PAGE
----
Veterans Day 2019: Celebrating The Battle Of Midway

November 08, 2019

What is Veterans Day?

Veteran’s Day was originally known as Armistice Day, a United States federal holiday to honor the ending of World War I on November 11, 1918. In 1938, legislation passed to honor World War I veterans and make November 11 “dedicated to the cause of world peace and to be hereafter celebrated and known as ‘Armistice Day.’” After World War II and the Korean War, in 1954, Congress amended the original legislation by changing it to Veterans Day, a day to honor all American veterans of all wars.

The Uniforms Holiday Bill, enacted in 1968 to devote four three-day weekends for federal employees, designated the fourth Monday of October as Veterans Day. This was changed in 1975 when President Gerald Ford signed yet another law which returned the Veterans Day observance to its original November 11th date. 

This year the holiday is celebrated on Monday, November 11th, making it a three-day holiday and chance to honor our armed forces veterans and the heroism of those who died in battle.

  PBY Catalina Midway

By U.S. Navy - Official U.S. Navy photo 80-G-K-14896 from the U.S. Navy Naval History and Heritage Command, Public Domain, Link


Remembering The Battle of Midway


Battle of Midway Map Public Domain 
Battle of Midway Map. Public Domain, Link


This year is the 77th anniversary of the Battle of Midway. This decisive battle between Allied/American and Japanese forces happened June 4th through 7th, 1942, just months after Pearl Harbor and the Battle of the Coral Sea. 

On June 4, 1942,  Japanese planes launched bombing raids on Midway atoll, a group of islands in the Pacific, under U.S. control. They had four aircraft carriers, seven battleships, 150 support ships, 248 carrier aircraft and 15 submarines. The U.S., on the other hand, had only three aircraft carriers, 50 support ships, 233 carrier aircraft, 127 land-based aircraft on Midway and eight submarines. Though greatly outnumbered, after four days of battle the U.S. defeated the Japanese on June 7th. They lost almost 300 aircraft, all four of its aircraft carriers and 3,500 men. 


PBY spots Japanese minesweepers  
PBY spots Japanese minesweepers before Battle of Midway
By Norman Bel Geddes, U.S. Navy - Official U.S. Navy photo 80-G-701843 from the U.S. Naval History and Heritage Command, Public Domain, Link


What American Airplanes Flew In The Battle Of Midway

Here is a list of some of the airplanes flown on the U.S. side:


What Was The PBY Catalina Role In The Battle Of Midway?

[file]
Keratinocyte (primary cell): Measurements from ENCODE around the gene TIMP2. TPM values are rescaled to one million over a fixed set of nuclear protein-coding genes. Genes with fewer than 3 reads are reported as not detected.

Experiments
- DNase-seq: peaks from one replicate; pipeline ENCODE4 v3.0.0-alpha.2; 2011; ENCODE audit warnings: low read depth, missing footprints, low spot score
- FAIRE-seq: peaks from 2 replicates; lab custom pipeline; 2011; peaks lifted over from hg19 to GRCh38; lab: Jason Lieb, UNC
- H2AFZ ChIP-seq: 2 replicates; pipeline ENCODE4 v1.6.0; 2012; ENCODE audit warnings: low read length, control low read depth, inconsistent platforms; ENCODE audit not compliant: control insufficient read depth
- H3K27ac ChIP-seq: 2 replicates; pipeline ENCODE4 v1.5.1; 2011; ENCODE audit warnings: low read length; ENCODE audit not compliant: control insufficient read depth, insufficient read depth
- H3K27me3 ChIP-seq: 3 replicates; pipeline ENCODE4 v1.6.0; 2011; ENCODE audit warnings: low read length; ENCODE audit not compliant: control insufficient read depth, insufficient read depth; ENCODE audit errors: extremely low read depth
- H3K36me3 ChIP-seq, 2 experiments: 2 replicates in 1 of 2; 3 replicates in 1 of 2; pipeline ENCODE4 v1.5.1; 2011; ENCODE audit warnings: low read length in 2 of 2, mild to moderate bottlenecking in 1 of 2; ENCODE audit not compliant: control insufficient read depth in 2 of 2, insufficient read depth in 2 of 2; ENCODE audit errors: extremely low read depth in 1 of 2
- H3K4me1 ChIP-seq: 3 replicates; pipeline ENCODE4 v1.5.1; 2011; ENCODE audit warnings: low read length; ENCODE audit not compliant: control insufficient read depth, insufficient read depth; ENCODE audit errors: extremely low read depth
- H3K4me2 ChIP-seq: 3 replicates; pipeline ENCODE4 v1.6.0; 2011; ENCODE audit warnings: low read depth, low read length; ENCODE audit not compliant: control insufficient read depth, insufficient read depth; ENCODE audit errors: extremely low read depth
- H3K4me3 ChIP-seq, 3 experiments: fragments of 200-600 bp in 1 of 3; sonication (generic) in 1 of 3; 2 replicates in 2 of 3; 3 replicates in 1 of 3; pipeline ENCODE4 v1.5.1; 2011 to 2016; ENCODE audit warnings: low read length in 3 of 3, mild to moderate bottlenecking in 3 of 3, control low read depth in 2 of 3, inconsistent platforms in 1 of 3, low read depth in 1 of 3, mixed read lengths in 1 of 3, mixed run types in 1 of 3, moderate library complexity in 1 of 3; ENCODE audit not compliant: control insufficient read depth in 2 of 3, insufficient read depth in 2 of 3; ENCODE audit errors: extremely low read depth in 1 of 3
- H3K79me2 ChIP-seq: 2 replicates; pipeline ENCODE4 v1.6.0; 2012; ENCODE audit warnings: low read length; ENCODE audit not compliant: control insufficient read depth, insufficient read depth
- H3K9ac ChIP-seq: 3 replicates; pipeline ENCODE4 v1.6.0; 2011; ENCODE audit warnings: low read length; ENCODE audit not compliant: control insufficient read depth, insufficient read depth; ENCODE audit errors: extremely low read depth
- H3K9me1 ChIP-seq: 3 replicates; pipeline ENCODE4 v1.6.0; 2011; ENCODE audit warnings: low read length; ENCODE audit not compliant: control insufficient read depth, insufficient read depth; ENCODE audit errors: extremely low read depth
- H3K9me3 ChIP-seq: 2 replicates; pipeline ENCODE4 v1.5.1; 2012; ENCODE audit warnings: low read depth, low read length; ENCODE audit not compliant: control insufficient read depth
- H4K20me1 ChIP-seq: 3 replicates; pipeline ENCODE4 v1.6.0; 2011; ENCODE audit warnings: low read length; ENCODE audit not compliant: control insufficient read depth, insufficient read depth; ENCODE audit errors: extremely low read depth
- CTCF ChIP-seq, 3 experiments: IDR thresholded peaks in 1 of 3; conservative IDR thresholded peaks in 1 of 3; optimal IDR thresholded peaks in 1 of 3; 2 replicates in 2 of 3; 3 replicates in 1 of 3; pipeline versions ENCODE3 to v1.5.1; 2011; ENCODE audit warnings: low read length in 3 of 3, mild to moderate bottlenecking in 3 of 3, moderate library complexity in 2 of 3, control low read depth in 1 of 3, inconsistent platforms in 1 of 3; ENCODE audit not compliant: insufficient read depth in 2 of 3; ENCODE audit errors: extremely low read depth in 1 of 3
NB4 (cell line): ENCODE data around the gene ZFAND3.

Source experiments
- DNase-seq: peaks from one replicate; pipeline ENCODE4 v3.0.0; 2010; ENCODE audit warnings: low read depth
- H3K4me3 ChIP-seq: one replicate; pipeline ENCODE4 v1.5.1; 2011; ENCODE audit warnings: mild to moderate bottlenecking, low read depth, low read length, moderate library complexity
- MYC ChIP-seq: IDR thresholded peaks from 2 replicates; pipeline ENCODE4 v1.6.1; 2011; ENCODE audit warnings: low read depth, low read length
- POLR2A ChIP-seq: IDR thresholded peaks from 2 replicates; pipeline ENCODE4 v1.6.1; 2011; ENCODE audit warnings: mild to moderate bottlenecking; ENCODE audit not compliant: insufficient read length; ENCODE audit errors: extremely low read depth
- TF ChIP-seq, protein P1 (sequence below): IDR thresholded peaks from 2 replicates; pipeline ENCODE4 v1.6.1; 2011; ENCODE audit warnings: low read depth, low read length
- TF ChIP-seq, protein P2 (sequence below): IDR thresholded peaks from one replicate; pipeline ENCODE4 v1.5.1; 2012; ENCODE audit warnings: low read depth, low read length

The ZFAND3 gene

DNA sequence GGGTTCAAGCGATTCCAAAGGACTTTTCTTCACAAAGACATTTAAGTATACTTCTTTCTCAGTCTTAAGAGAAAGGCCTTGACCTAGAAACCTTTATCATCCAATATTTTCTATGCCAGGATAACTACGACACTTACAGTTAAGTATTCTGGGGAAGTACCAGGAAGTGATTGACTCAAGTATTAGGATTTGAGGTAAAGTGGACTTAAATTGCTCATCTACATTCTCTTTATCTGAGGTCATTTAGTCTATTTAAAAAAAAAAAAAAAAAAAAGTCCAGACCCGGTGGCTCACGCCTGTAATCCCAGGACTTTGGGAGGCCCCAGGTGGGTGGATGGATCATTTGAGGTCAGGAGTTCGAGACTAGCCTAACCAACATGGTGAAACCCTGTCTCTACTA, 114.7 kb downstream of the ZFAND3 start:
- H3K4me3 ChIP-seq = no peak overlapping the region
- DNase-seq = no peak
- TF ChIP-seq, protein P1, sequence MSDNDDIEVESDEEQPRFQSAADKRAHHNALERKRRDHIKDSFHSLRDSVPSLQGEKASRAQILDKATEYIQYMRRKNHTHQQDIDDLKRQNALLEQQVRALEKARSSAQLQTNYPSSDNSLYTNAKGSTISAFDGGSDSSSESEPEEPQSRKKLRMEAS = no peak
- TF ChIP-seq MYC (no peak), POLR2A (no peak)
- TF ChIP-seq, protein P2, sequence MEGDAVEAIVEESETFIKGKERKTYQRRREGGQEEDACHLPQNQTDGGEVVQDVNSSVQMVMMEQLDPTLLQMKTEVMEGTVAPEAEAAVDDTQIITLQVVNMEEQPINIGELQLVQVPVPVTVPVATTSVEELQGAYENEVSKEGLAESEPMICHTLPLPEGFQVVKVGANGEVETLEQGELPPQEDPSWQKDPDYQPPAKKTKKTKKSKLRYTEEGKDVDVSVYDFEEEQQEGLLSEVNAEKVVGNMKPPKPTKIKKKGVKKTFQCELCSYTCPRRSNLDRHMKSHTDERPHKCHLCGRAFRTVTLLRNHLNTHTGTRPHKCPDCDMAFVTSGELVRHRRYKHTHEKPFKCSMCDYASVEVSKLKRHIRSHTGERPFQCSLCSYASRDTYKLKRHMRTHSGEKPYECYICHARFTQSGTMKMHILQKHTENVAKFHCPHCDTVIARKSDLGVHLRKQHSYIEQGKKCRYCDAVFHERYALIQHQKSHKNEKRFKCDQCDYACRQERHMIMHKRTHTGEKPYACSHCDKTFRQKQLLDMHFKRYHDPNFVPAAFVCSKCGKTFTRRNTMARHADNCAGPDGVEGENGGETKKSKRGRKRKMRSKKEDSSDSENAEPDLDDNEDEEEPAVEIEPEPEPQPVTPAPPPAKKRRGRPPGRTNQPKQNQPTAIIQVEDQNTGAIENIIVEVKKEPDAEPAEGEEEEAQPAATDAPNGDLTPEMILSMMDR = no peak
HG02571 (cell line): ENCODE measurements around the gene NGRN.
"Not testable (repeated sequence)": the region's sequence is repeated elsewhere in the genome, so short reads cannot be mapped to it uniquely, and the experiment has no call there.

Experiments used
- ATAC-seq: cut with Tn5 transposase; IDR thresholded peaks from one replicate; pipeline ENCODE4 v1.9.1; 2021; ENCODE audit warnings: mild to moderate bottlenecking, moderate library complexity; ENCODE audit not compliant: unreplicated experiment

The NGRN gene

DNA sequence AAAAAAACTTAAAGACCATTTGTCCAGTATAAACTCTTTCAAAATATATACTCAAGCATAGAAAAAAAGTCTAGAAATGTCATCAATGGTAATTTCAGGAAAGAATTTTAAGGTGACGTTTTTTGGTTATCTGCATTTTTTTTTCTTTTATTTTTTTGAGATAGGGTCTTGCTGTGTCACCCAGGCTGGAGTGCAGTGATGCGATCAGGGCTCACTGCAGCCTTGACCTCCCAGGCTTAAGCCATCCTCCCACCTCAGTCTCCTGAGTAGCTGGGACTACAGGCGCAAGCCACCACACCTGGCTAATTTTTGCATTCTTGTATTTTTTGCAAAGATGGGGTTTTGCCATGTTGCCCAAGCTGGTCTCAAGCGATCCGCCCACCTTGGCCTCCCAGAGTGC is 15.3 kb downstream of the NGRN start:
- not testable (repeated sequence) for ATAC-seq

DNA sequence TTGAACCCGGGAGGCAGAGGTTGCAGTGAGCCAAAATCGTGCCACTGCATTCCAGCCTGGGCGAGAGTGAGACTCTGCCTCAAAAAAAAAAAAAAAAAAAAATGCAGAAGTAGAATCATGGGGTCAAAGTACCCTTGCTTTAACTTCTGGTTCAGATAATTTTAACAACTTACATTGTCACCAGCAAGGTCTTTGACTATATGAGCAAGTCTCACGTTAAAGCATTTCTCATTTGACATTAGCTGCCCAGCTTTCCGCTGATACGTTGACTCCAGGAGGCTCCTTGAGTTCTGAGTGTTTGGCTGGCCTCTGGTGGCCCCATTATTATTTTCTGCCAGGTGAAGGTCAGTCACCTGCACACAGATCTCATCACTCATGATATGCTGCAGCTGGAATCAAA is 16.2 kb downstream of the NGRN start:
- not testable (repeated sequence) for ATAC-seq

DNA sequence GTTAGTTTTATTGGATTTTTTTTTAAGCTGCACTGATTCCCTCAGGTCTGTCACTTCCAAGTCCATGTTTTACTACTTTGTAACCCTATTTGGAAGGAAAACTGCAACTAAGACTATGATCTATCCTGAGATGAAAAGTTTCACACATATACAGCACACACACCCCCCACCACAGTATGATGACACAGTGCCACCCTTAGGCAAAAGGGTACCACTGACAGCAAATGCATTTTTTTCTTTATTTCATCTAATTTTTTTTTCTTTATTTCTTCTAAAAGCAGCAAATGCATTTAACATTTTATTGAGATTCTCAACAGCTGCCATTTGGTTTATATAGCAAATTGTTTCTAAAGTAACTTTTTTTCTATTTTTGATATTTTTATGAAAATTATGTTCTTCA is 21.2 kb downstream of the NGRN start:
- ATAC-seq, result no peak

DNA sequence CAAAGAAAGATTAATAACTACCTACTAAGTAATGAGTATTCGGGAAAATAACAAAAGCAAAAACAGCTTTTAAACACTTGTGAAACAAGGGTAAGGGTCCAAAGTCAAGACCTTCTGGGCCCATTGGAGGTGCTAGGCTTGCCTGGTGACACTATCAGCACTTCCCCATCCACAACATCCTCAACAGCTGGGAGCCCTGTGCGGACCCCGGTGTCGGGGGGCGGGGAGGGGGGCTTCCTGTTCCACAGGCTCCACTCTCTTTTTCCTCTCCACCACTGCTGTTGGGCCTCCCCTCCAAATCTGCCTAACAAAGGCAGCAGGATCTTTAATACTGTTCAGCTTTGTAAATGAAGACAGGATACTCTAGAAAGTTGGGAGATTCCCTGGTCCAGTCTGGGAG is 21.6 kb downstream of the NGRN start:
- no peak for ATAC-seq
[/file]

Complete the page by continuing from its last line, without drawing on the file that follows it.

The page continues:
The PBY Catalina was an American flying boat and amphibious aircraft, produced by Consolidated Aircraft during the 1930s and 1940s. It was one of the most widely used seaplanes of World War II. It was crucial to the Battle of Midway in many ways. After the U.S. was forewarned by their codebreaking efforts about the impending Japanese movement, it was a PBY Catalina that spotted a pair of Japanese minesweepers and then minutes later, the first Japanese transport troops.


PBY Pilots gift
The U.S. Navy pilots of the four Consolidated PBY-5A Catalinas of Patrol Squadron 24 (VP-24) and VP-51 that flew the torpedo attack mission against the Japanese fleet's Midway Occupation Force during the night of 3-4 June 1942.
By U.S. Navy - Official U.S. Navy photo 80-G-64819 from the U.S. Navy Naval History and Heritage Command, Public Domain, Link


Four PBY-5As set out for night torpedo strikes and encountered the Japanese transport. They hit the oiler Akebono Marun with a single torpedo, which was the sole successful U.S. aerial torpedo attack of the Battle of Midway. On the morning of June 4th, PBYs made first contact with the Japanese carrier force, which was launching fighters and bombers to attack Midway. The PBYs reported the location and course of the Japanese fleet. They were able to warn the base to deploy its aircraft and bring defenses to full readiness. The Pacific Fleet was prepared and the Battle of Midway had begun. Read more about the history of the PBY Catalina.

pby catalina desk 
PBY Catalina Desk from MotoArt

Recycled Airplane Parts

We take airplanes that are destined for scrapping and destruction and preserve them for future generations to appreciate. MotoArt creates aviation furniture designs with airplane parts that are both beautiful and functional. PlaneTags creates collectible tags out of authentic airplane skins that can be displayed or used as luggage and key chains. From the MotoArt PlaneTags family, we wish you a Happy Veterans Day and thank you for your bravery and service to our country.


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